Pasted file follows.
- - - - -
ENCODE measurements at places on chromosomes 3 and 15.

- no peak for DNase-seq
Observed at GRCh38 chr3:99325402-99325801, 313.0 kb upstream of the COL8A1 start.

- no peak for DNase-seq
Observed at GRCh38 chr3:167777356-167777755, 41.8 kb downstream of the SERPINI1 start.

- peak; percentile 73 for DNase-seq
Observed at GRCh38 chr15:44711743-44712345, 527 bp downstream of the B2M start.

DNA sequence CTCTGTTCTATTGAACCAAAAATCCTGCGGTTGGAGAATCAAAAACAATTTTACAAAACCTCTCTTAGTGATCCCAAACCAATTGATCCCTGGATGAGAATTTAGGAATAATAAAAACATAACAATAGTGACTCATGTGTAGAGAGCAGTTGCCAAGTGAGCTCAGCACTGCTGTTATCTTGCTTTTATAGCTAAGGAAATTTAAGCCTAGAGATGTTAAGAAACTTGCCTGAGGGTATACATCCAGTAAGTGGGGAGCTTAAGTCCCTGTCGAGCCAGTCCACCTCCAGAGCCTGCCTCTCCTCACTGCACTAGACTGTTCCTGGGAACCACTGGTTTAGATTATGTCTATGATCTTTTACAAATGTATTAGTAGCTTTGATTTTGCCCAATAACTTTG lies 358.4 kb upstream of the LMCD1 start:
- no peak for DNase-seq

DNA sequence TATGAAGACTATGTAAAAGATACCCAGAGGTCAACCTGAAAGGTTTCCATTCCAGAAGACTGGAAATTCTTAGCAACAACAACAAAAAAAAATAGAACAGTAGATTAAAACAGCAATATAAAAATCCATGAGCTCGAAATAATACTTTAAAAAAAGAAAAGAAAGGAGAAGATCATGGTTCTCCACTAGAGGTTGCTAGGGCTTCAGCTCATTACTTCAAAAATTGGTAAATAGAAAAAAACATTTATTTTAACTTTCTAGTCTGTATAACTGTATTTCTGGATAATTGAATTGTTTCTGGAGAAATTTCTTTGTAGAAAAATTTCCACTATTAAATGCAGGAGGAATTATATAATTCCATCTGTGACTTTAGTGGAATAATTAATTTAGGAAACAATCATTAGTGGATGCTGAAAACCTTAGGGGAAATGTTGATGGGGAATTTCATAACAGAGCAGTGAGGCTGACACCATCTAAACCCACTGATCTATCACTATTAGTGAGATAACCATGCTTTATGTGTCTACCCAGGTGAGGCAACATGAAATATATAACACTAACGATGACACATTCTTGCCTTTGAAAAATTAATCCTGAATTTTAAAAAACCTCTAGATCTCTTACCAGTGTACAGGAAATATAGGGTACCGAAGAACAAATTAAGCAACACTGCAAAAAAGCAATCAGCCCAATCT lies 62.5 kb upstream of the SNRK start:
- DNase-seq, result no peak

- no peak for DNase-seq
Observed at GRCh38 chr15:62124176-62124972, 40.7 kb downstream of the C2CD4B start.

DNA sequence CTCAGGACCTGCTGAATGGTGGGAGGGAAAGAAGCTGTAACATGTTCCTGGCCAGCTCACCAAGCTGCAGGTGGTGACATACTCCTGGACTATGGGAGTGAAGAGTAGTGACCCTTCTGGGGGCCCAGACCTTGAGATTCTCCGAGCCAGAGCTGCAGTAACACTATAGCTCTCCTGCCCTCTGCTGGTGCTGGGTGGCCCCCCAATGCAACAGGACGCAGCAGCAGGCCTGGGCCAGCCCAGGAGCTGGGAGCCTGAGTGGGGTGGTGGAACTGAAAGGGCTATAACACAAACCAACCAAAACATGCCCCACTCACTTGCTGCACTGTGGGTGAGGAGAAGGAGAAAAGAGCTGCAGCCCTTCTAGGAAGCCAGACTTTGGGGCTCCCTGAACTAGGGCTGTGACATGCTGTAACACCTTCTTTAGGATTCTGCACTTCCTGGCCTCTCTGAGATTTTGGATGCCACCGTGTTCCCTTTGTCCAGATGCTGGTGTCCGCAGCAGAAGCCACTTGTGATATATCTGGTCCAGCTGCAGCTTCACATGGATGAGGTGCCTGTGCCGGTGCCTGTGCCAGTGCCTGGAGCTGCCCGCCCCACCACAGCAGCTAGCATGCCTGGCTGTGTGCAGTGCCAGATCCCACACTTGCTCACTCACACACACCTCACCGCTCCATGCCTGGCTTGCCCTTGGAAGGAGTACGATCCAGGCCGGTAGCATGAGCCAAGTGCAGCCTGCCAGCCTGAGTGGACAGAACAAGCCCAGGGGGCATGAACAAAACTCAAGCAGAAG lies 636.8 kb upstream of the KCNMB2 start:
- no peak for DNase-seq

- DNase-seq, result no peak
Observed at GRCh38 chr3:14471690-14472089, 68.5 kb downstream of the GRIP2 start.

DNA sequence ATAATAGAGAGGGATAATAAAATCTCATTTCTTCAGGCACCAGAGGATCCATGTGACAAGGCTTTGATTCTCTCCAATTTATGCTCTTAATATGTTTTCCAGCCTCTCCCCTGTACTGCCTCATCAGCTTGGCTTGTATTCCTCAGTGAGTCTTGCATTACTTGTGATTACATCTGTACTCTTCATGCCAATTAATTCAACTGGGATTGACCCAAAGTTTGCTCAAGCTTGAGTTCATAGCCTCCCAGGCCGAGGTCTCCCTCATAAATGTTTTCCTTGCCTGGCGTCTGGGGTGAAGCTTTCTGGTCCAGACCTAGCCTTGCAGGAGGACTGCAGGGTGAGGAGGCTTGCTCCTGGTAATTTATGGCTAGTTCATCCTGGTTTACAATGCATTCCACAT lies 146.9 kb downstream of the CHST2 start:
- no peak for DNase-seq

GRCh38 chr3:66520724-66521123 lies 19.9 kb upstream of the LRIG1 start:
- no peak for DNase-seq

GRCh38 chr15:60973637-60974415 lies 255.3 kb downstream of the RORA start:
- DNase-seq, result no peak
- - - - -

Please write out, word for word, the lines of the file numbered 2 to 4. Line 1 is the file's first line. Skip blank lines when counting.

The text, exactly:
- no peak for DNase-seq
Observed at GRCh38 chr3:99325402-99325801, 313.0 kb upstream of the COL8A1 start.

- no peak for DNase-seq